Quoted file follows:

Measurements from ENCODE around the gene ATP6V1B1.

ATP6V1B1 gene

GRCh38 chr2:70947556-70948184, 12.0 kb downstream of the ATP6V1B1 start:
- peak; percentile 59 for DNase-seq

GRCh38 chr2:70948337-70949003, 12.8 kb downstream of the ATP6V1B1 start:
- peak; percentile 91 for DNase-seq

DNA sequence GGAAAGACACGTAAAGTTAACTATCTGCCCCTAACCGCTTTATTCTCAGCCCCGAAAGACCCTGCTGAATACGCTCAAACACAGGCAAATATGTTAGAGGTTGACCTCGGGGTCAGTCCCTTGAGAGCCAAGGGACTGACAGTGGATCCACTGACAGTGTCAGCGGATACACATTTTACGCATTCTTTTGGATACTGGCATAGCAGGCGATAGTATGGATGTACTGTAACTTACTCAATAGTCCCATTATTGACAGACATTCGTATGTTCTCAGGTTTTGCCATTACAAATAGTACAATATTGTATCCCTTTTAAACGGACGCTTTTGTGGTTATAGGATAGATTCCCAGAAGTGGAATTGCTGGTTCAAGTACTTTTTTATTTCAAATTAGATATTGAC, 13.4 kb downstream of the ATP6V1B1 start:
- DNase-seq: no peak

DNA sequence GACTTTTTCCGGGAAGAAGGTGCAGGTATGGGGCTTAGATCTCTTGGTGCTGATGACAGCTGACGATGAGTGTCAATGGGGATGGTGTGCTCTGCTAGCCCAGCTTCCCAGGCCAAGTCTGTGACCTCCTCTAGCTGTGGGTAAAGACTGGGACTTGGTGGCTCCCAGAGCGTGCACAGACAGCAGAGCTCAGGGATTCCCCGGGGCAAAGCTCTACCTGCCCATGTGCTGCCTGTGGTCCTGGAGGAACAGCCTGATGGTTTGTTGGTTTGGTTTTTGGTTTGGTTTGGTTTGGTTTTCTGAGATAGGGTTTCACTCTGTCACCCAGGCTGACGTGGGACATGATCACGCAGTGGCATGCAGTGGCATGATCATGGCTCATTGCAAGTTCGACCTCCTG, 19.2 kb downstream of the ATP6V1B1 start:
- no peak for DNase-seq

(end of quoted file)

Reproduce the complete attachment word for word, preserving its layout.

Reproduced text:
Measurements from ENCODE around the gene ATP6V1B1.

ATP6V1B1 gene

GRCh38 chr2:70947556-70948184, 12.0 kb downstream of the ATP6V1B1 start:
- peak; percentile 59 for DNase-seq

GRCh38 chr2:70948337-70949003, 12.8 kb downstream of the ATP6V1B1 start:
- peak; percentile 91 for DNase-seq

DNA sequence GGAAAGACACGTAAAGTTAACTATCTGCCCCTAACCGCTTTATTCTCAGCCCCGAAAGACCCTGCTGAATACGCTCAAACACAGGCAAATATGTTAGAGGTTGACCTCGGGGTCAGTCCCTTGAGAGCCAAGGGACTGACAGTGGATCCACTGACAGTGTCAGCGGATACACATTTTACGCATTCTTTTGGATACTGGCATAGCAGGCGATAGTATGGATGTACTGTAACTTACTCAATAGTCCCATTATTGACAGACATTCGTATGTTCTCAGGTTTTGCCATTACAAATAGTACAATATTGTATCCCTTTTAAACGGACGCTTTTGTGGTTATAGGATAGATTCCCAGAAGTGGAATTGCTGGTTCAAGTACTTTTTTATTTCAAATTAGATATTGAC, 13.4 kb downstream of the ATP6V1B1 start:
- DNase-seq: no peak

DNA sequence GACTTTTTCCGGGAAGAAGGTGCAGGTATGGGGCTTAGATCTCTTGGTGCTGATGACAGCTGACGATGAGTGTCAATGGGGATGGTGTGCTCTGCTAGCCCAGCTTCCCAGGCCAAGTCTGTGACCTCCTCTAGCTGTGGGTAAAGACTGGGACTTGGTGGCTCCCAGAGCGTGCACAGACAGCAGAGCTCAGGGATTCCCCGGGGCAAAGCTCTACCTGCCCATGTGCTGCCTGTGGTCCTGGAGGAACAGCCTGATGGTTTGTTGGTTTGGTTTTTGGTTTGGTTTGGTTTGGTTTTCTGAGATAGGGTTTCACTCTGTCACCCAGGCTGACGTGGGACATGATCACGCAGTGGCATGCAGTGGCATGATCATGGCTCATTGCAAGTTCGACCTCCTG, 19.2 kb downstream of the ATP6V1B1 start:
- no peak for DNase-seq